Evagelistrias Street which runs parallel is the main shopping street with stall after stall of mostly religious items, gifts (My Parents Found God on Tinos and All I Got Was this %&@#! T-Shirt). Fast food restaurants dominate the bottom of Evagelistrias with an occasional shop selling traditional sweets
from Syros or the Tinos variety made with mastica and almonds. If you veer off into one of the small side streets this is where the fun begins and you can find small cafes, restaurants, galleries and interesting shops that don't have the dough for the high rents of Evagelistrias street. You will also find many of the businesses that cater to the local people and in a way it is like visiting a whole other village, more traditional than the religious commercialism of the primary shopping streets. For those who
want to get out of town the KTEL buses can get you just about anywhere on the island. The station is on Trion Ierarchon which is the third major street that leads up from the port. The taxi stand is also there.
For those staying in Tinos Town who want to be on the waterfront there are a couple hotels but if you are like me you will see the church, maybe have a tiropita and skidaddle to somewhere more pleasant like Agios Ioannis Porto which is quiet, has beautiful beaches and tavernas and is close enough to town
you can come in one night for dinner or nightlife. For those going to Porto by car Zanaki Alavanou is the road to take and you just have to follow the
signs. If you are not like me and need the city life I don't want to leave you with the impression that Hora is like Mount Athos on steroids. There are plenty of people here who don't wake up everyday thinking about God or the Virgin Mary. There are clubs and bars and ouzeries in the neighborhood just above the new ferry port where you can go and drink and listen to music and make friends with young Greeks and foreigners. There are also small tavernas and cafes scattered throughout the back streets of the town.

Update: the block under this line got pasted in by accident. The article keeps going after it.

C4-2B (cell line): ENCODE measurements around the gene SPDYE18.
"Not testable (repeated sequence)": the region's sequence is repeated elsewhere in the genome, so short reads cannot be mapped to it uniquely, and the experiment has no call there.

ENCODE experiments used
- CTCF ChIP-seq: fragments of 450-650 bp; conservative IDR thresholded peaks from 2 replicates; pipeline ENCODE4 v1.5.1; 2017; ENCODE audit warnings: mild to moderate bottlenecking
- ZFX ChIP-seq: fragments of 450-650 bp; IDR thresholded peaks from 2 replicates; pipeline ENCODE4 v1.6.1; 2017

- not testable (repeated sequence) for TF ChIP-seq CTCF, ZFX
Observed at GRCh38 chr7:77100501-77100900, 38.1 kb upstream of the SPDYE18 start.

Like any other island often it is the small places in the low rent areas that have the best food and atmosphere.
For essentials there is the Bakery of Ioannis Desypris in Pallada just above the new port with wood baked fresh bread, tiropitas(cheese-pies), sweets and other baked goods. Tinos has a craft brewery so keep your eyes open for Nissos Beer and order it whenever you can. The ferry ticket offices are right on the
main street where Megaloharis and Evagelistrias Streets reach the harbor. The Cheese Cooperative
of Tinos has its factory in the village
of Tripotamos and a shop on Megaloharis Avenue. If you walk up Evagelistrias street a couple blocks and turn right there is a small bookstore where you can get maps and guidebooks. Tinos Today and Yesterday by Toubis is pretty good, has some great photos and makes a nice souvenir to bring back. I found it more useful than any of the popular guidebooks. Look for A Travelogue of Tinos by Tassos Anatassiou.
the footpaths on the island and it is free. They should have it at the Tourist Information Office. There are small food markets scattered around the town and even a health food store. If you are planning to stay in another area this is a good time to buy essentials but you will find that you can get whatever you need just about anywhere on Tinos so don't get too carried away. You can buy your religious paraphernalia right before you leave the island while you wait for the ferry. By then you will have a
better idea of
what everything is and what it symbolizes rather than just buying something because it looks cool. I don't recommend buying the giant candles no matter who you think they would make a perfect gift for. It will be a melted mangled mess by the time you get home. Not to sound like an atheist or anything but your best bet is the preserved sweets which the island is known for, or the loukoumia which comes from Syros, right next door. Or a 6 pack or two of Nissos Beer which
you can get along with your tour of the Nissos Brewery on the outskirts of town just off the road to Ag Ioannis.